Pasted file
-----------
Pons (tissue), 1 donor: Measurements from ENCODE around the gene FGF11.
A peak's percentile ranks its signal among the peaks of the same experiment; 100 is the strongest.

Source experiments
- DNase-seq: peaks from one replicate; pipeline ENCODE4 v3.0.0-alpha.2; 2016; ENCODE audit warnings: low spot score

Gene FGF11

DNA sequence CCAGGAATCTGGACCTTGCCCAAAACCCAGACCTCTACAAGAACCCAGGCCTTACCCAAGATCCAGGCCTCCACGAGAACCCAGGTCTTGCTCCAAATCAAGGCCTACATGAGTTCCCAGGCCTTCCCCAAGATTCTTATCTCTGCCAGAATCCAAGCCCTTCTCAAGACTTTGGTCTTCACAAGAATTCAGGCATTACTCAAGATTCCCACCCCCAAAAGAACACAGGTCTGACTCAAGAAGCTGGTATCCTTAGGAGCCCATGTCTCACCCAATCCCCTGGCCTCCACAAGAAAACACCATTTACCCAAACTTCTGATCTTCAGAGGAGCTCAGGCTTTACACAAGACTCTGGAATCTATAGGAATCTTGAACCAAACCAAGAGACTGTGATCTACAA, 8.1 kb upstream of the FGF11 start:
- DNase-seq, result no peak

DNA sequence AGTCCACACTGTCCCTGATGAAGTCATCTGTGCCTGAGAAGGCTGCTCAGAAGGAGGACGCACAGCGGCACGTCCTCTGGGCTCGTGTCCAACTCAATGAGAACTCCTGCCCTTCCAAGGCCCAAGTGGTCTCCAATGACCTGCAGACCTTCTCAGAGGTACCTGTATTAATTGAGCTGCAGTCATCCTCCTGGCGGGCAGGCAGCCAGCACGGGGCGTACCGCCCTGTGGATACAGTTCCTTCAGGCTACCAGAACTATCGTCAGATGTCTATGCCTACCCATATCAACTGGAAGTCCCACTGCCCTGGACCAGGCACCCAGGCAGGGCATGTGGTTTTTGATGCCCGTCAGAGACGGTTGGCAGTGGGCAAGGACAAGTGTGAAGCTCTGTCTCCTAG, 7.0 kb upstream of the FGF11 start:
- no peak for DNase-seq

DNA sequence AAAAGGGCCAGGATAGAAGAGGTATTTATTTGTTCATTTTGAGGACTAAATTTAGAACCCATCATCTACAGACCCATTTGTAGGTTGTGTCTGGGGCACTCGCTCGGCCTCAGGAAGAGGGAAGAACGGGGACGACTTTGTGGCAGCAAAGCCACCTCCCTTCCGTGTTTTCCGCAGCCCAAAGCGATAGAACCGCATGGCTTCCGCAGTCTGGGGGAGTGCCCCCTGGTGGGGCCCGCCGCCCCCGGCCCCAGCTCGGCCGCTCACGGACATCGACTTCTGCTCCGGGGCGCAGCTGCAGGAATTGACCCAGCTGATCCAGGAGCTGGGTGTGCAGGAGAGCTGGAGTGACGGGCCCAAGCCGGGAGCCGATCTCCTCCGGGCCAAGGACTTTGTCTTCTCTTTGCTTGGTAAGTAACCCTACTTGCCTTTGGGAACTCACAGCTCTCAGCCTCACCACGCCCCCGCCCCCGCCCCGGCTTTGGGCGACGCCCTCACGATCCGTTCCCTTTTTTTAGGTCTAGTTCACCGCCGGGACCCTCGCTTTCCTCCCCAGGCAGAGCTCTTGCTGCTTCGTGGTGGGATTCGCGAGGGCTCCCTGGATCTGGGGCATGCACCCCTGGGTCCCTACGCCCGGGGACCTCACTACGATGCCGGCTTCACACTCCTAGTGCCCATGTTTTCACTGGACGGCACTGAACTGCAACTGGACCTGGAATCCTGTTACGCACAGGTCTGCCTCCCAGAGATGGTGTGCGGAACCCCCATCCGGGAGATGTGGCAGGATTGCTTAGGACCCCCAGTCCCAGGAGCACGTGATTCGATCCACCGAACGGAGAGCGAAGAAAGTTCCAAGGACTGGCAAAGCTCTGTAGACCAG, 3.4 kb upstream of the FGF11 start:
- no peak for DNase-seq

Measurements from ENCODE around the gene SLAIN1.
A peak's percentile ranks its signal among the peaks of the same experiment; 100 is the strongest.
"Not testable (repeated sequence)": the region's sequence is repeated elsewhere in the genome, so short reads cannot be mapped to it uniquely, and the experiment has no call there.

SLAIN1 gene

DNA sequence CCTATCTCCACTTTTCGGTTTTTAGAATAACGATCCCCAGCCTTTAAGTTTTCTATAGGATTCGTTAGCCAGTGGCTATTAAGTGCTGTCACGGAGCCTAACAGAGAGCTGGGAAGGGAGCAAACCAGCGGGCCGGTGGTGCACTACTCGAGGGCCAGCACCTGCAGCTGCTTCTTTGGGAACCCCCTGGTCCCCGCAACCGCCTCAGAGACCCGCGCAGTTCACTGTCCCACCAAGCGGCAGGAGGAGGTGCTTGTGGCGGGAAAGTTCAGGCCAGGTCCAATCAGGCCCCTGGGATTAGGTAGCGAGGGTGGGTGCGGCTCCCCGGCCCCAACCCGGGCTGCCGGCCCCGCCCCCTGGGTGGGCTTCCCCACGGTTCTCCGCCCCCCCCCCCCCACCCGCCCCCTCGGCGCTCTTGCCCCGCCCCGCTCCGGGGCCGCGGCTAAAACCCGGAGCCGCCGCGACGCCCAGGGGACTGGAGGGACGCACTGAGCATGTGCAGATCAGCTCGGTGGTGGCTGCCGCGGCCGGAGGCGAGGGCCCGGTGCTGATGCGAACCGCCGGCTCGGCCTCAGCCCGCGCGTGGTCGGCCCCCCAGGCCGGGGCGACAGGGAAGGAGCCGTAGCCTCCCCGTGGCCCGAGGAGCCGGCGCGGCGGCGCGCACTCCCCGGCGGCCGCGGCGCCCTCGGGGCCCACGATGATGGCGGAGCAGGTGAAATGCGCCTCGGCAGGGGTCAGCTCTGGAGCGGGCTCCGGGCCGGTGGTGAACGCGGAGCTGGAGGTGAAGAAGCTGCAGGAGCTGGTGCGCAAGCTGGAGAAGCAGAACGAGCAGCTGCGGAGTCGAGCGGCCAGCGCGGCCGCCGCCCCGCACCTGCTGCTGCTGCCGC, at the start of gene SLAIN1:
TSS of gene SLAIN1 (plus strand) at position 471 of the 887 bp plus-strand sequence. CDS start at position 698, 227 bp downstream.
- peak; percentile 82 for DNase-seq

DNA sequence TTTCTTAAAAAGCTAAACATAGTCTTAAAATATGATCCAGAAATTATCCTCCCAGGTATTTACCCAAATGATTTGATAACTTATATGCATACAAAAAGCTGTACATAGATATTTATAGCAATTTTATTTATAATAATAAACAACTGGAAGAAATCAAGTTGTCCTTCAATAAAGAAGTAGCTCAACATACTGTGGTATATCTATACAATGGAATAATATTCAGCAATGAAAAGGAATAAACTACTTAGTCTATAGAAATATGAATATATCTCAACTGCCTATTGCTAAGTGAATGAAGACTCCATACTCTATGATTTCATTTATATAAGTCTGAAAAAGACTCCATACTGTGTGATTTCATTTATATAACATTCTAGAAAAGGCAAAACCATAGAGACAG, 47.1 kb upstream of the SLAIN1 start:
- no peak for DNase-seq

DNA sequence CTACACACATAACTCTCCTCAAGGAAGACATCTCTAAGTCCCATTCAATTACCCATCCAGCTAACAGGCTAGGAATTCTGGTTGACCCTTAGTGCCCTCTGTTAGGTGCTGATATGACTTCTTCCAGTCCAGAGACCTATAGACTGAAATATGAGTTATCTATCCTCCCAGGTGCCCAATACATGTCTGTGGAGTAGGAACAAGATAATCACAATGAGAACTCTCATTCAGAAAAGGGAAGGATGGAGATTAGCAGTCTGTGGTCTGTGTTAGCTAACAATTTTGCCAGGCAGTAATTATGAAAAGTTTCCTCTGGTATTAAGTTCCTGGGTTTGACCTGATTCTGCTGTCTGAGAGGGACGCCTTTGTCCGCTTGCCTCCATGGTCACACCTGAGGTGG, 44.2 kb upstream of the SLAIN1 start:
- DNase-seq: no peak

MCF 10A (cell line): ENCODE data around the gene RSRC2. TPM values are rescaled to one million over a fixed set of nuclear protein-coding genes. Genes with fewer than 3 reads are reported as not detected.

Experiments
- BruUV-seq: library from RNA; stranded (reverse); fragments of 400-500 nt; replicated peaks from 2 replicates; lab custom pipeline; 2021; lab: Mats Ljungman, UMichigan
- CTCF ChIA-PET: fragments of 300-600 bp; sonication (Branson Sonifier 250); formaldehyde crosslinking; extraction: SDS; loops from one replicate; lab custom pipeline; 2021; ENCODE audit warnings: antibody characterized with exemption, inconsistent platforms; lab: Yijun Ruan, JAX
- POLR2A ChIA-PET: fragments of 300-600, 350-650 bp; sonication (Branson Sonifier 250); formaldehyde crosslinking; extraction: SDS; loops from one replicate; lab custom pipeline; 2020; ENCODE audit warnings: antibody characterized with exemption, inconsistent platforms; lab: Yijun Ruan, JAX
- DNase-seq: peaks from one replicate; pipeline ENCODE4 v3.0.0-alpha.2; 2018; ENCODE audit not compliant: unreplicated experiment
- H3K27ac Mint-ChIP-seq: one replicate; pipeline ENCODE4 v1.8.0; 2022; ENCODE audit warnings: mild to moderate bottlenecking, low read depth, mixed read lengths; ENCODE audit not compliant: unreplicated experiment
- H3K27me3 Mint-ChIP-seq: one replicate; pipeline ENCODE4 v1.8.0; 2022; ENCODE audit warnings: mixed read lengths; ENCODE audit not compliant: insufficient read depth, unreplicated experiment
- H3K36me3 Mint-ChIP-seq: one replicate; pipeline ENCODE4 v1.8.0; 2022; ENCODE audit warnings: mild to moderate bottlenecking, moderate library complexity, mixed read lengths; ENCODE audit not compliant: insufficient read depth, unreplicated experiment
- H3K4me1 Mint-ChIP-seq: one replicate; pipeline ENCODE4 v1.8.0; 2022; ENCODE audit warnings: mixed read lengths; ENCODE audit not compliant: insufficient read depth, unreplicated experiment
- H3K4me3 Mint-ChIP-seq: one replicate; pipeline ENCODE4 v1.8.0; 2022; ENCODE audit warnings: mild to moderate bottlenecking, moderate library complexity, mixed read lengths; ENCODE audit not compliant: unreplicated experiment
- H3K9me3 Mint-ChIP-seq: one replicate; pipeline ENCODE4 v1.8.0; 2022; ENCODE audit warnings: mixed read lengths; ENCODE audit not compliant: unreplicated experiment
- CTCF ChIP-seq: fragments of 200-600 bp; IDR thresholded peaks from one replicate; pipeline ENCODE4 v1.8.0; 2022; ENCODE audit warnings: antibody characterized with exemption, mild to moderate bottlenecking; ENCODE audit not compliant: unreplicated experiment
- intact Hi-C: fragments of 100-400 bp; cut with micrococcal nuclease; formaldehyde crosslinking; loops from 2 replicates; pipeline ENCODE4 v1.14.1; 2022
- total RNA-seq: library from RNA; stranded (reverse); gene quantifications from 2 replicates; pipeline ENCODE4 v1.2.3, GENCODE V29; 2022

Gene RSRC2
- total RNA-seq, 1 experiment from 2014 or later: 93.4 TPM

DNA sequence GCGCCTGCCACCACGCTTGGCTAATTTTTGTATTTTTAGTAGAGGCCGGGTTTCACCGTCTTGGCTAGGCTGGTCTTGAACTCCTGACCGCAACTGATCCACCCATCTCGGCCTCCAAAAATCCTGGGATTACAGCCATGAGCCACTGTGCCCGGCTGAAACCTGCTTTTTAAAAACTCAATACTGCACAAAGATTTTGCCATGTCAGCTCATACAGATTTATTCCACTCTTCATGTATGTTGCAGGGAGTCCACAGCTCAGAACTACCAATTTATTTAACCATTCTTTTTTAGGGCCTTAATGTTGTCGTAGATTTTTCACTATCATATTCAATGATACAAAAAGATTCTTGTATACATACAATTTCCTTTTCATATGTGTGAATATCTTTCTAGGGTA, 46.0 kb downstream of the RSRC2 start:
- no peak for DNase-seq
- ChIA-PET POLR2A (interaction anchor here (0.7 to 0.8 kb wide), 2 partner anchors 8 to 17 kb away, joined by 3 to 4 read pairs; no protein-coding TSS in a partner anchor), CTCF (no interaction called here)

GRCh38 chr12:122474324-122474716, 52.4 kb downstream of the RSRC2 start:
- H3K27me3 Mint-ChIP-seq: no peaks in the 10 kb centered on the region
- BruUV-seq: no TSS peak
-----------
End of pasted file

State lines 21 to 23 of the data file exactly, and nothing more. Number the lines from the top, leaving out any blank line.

DNA sequence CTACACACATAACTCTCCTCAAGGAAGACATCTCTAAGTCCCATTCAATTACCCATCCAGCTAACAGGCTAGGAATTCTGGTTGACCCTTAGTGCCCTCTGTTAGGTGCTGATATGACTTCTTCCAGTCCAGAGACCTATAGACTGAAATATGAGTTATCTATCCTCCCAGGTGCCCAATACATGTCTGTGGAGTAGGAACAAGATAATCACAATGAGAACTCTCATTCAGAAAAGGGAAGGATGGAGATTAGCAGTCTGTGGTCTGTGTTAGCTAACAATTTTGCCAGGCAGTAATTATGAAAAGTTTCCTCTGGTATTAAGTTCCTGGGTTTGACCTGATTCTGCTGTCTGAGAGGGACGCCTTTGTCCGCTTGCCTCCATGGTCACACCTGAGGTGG, 44.2 kb upstream of the SLAIN1 start:
- DNase-seq: no peak

MCF 10A (cell line): ENCODE data around the gene RSRC2. TPM values are rescaled to one million over a fixed set of nuclear protein-coding genes. Genes with fewer than 3 reads are reported as not detected.